Easter 2B, April 12, 2015

April 13, 2015

Aching for Life
John 20:19-31

(Prior to preaching this sermon, the Chairperson of our Staff Parish Relations Committee, Carol Kennedy, announced that QQUMC will be receiving a new pastor following Annual Conference this summer, and that I will be moving to a new appointment at that time. At the moment, I’m unaware of where my next appointment will be, but I anticipate learning of my new assignment soon)

20:19 When it was evening on that day, the first day of the week, and the doors of the house where the disciples had met were locked for fear of the Jews, Jesus came and stood among them and said, “Peace be with you.” 20 After he said this, he showed them his hands and his side. Then the disciples rejoiced when they saw the Lord. 21 Jesus said to them again, “Peace be with you. As the Father has sent me, so I send you.” 22 When he had said this, he breathed on them and said to them, “Receive the Holy Spirit. 23 If you forgive the sins of any, they are forgiven them; if you retain the sins of any, they are retained.” 24 But Thomas (who was called the Twin), one of the twelve, was not with them when Jesus came. 25 So the other disciples told him, “We have seen the Lord.” But he said to them, “Unless I see the mark of the nails in his hands, and put my finger in the mark of the nails and my hand in his side, I will not believe.” 26 A week later his disciples were again in the house, and Thomas was with them. Although the doors were shut, Jesus came and stood among them and said, “Peace be with you.” 27 Then he said to Thomas, “Put your finger here and see my hands. Reach out your hand and put it in my side. Do not doubt but believe.” 28 Thomas answered him, “My Lord and my God!” 29 Jesus said to him, “Have you believed because you have seen me? Blessed are those who have not seen and yet have come to believe.” 30 Now Jesus did many other signs in the presence of his disciples, which are not written in this book. 31 But these are written so that you may come to believe that Jesus is the Messiah, the Son of God, and that through believing you may have life in his name.

Knowing that Carol would be making this significant announcement this morning, I knew I would want to say a few words about this new development. And the first thing I want you to know is how good it has been for me to be the pastor of this church. It has been a really rich and enriching experience for me. I have felt really well matched for this church, and I feel good about what we’ve done together over the past 6 years. I’m grateful for the freedom and support I’ve experienced here. I like to think I’ve done some good work and I don’t have any significant regrets about anything I’ve done. I feel really good about what has gone on since I’ve been here.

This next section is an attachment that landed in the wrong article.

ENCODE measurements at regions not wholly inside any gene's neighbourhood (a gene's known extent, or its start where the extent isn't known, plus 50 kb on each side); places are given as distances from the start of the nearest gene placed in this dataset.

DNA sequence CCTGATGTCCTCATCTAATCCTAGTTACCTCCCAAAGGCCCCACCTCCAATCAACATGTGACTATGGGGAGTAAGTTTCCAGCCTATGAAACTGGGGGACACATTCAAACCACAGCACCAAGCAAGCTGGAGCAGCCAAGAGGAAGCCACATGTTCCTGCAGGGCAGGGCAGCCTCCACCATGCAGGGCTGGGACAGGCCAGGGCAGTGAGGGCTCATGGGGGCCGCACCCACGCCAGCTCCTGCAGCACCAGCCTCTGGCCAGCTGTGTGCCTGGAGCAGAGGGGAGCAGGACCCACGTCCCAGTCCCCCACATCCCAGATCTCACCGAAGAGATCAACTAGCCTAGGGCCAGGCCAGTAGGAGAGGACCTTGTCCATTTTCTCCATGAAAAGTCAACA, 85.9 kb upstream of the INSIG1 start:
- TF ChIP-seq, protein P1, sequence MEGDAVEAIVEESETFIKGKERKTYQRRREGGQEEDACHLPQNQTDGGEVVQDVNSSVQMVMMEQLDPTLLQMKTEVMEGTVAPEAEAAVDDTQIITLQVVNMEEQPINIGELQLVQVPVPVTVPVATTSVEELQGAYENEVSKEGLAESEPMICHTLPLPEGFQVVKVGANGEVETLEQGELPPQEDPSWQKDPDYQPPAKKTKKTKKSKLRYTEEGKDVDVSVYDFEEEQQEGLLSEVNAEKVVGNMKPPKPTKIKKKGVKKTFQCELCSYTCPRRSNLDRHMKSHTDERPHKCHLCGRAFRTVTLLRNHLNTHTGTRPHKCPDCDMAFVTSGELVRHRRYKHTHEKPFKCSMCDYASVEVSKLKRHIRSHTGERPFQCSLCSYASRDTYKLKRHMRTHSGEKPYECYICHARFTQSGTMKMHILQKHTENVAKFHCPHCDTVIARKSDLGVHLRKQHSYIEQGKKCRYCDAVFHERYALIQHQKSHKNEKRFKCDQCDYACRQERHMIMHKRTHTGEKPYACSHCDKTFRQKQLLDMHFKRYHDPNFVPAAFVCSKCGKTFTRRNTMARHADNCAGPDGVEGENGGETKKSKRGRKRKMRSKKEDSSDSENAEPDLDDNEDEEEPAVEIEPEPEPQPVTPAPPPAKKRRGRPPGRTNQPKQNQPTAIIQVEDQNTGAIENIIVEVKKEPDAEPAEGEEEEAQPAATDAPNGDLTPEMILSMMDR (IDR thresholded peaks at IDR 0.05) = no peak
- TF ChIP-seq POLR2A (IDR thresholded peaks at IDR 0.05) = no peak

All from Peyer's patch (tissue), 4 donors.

But I do have one regret – which is that we haven’t grown in a significant manner. We haven’t hit the numbers that this church needs, and that troubles me. I don’t like the fact that we aren’t able to pay all of our obligations, and that’s largely what has brought about the upcoming change. But before you think we’re somehow getting punished by upper management, you need to know that I’m the one who has largely brought attention to this situation. I’m probably more unsatisfied with the way things are than they are at headquarters, but I’m also more conscious of the way things are than they are, and I’m the one who feels like something needs to change.

In all honesty I’m really sad to be leaving, but I also have a clear sense of it being time for me to move. I care about what happens here, but I think it’s time for me to pass the baton. I like to think it’s the Holy Spirit that has prompted this move, but it’s never easy to judge those things. I know that change is anxiety producing. Believe me – I can tell you a lot about that. I am currently very suspended. I have no idea where I will be appointed, and when I am not in a panic about that I recognize that change provides opportunity for growth, and I pray that will be the case for us all.

What I also know is that this is not a tragic circumstance. I’m reminded of a story my dentist told me one day while I was being held captive in his chair with sharp instruments in my mouth. He’s a fellow United Methodist here in town, and his church was experiencing some staff turnover a couple of years ago which resulted in some significant membership turmoil. There were people leaving the church because of what was going on, and my dentist said it was the subject of constant conversation in their Sunday School class.

He said that as they gathered one Sunday morning someone brought up the subject, and they started talking about what a tragedy it was that so many people were leaving the church, but there was a firefighter in the class who had heard about all he wanted to hear on the subject and he brought some perspective to the situation. He said something to the effect that they were experiencing some misfortune, but that it wasn’t a tragedy. He said he knew what tragedy looks like because he saw it regularly, and church turmoil doesn’t rise to the threshold of tragedy. My dentist said that really put things in perspective for him, and it sort of does the same for me.

This is a significant change, it’s sort of scary, but it’s not a toxic waste spill. In fact it might be that we’re all getting a load of spiritual compost. That’s about all I know to say about this. I can’t say for sure that the Holy Spirit has prompted these changes, but the Holy Spirit is certainly on hand to help us navigate the new landscape, and I think we can all take comfort and assurance from that.